Pushin' the Rock
Easter Island Project
August First Friday in Havre de Grace
Monday, August 28, 2017
…man, the sax player was good… I'm a little late posting August First Friday – September's is less than a week away. We only had time for a quick run-through – one of those ill planned days. Nan had something for supper going in the crock-pot because we both forgot it was First Friday. Oops. It was something that we couldn't let overcook. September we'll make sure and be able to stay into dark – that ought to be interesting.
One can lose track of how many bands, singers, etc. are scattered across town. Stores, businesses, etc. sponsor a mostly different list of performances every month. My favorite this month was the saxophone player above – Fostina Dixon our of Wilmington Delaware. In her day she played with a number of the old name bands and orchestras. She set up in a little courtyard that serves as access to a wedding shop and sweets shop. There were even a couple of little tables.
I shot for a few minutes, until I knew I had the shot I wanted, and then purchased a CD of her instrumentals, some recognizable tunes, before moving on. As I mentioned, we were on a mission to walk each block and street once. A few more shots and short notes: as always, larger versions are grouped on the Havre de Grace Street page.
Heavy on individual singers this month, here’s a couple we enjoyed:
And there are always a couple of street-painters. Check out the socks on the second one:
I had to hold my camera over my head to get above all the parents and family gathered to watch this group of kids dance. Once it started even that was impossible. They assigned them a spot on a side street that got direct sun in their eyes – not so good:
Before rushing home to our dinner, I took this shot of one of the carvings in one sculptors booth. I did stop to tell him, since he’s never been to Easter Island, what it meant to carve a moai with just dips for the eyes (the final carving was not done until the moai was placed on the ahu, allowing coral eyes with obsidian pupils to be installed). I assured him that he had come close enough that it wouldn’t be out of place in a shop in the Island. Made us feel right at home:
The Moon has been Eaten Volume II
I've just ordered one printed. Why one? Because inevitably there will be some major oversight that for some reason never showed up with home printings. Besides, this is all about the images and one can't know how they will print until actually seen.
We'll get it at the end of this week.Hopefully, with adjustments made to the file, I'll have a showable display copy. And I'll be able to calculate cost based on ordering maybe a dozen copies (there's a slight discount for multiple orders). Even at that, the cost is likely to be about $100 each – that's the nature of the large print-to-order digital book beast.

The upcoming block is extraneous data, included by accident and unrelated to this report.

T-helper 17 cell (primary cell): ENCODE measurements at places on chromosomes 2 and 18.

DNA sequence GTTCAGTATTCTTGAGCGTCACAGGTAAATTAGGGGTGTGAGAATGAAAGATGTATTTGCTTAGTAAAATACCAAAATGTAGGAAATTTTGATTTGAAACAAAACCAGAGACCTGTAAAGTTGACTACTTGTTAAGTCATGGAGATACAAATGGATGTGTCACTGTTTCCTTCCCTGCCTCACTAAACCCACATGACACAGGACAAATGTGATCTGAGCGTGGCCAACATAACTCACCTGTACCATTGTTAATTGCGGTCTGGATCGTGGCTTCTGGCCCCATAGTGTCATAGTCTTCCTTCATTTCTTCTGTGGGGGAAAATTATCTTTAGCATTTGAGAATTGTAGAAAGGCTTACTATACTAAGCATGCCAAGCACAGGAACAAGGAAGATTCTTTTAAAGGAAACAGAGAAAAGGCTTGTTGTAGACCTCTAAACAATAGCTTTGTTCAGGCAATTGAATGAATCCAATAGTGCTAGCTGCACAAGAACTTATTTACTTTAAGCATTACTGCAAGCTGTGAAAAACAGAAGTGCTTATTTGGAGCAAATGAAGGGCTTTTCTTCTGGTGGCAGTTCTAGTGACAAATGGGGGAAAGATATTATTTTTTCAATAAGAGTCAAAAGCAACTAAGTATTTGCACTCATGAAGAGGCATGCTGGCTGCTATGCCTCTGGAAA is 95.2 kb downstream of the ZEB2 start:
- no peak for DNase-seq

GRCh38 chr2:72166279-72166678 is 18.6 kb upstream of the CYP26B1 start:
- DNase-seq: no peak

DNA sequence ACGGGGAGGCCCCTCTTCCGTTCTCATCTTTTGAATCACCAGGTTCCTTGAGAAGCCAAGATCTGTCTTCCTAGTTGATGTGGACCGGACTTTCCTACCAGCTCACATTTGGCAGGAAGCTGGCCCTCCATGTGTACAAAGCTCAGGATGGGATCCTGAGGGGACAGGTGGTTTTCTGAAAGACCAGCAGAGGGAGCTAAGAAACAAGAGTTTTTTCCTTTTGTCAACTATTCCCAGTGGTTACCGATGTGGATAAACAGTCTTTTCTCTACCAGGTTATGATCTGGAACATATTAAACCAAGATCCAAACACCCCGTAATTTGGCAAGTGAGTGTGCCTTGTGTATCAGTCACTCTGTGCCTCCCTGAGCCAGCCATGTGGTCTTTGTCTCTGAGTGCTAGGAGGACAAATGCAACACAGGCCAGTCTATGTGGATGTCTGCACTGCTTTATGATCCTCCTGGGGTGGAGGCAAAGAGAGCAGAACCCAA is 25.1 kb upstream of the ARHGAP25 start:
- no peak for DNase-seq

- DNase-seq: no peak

While this is actually more for us and enough others to account for ordering maybe six more, I'll be happy to include orders from anyone who responds to the call – at cost.
Now that the second volume is done, I'm in the process of creating separate PDF files of the two books. That means removing the additions to the original PDF and putting them into the second one. This work too will be done by the end of the week. And again, both will be posted as free downloads.
Next week's posting should signal the end of over a decade of work on the Easter Island project.
Bluebirds – Link to posting
We're continuing to learn about the Bluebirds. It seems the nest in our little birdhouse had just one egg (or only one hatched). So for a couple of weeks after hatching, the parents were only somewhat busy feeding the lonely thing. Then, suddenly one night, it was gone and the next abandoned. Certainly not the success the pair's previous nest had with three, maybe four juveniles following them around for a week or more. I assume that the new juvenile is now tagging along wherever they go.
I was awfully lucky to have the opportunity to get those shots. Any promise of more fizzled.
Prints on Metal and Acrylic Prints
So much for that grand experiment (for the most part anyway). My observations and conclusions:
1 – Prints on Metal (as well as Acrylic prints) have to be printed by other than the artist. I would hardly see myself as creating individual works of art if, half way through the process, I sent the files off to be printed.
2 – Being dye-transfers on aluminum sheeting, they have issues: first, they are lower resolution than what one would want out of a B&W.
3 – And, again because of being dye transfer, shadows are considerably blocked (greatly reduced range of tones). With most B&W images shadow detail is a major element, allowing closer scrutiny to reveal more to the viewer.
4 – I checked out an exhibit by a really good photographer working in color and was impressed with the results – but notably his style is bold. The Prints on Metal were striking, bold, contrasty and very effective especially at a distance. He admitted he was hesitant about trying B&W and we had a good discussion about it, where I pretty much confirmed his worries were justified.
6 – Acrylic Prints are face-mounted to the back of a sheet of acrylic (plexiglass). One scratch on the surface and the whole thing, including the art, is useless. At the same time it is considerably more expensive than even the Print on Metal.
5 – In conclusion NEITHER will be a major effort or shift on my part. I do have toe one Print on Metal at the Gallery in town, but will not be making this a regular part of my B&W efforts – in spite of the fact that they are set to become even more of a fad.